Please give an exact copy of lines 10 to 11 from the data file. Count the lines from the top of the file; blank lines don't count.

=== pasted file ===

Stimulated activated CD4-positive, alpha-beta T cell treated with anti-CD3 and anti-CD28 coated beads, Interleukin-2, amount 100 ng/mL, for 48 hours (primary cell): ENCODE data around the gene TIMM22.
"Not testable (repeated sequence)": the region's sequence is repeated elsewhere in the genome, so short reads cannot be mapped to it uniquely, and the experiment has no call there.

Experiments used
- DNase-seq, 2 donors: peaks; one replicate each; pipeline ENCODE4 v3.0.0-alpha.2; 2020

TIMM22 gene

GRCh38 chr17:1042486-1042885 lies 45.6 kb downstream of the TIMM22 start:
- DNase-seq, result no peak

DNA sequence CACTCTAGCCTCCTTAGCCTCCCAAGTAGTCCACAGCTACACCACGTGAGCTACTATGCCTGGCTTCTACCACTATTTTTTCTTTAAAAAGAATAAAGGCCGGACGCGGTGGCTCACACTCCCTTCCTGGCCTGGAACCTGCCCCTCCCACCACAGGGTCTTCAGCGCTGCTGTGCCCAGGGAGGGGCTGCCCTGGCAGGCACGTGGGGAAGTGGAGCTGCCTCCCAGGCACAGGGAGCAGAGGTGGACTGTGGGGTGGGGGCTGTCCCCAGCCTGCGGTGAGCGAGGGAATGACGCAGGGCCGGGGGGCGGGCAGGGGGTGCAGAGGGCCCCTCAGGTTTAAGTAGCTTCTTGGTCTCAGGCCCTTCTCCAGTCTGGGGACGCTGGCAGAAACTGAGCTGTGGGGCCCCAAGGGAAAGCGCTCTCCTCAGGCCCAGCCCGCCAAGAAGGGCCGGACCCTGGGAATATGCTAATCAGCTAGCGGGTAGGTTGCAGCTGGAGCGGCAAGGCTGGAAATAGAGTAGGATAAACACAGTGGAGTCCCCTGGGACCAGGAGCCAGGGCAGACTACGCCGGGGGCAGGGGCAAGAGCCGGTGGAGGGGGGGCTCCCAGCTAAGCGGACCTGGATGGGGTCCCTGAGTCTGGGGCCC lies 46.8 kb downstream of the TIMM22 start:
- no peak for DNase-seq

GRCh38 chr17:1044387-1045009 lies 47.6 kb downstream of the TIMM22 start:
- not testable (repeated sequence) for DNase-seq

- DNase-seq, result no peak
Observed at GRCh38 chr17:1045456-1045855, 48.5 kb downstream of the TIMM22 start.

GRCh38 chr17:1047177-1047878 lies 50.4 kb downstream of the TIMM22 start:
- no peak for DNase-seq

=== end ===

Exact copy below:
GRCh38 chr17:1044387-1045009 lies 47.6 kb downstream of the TIMM22 start:
- not testable (repeated sequence) for DNase-seq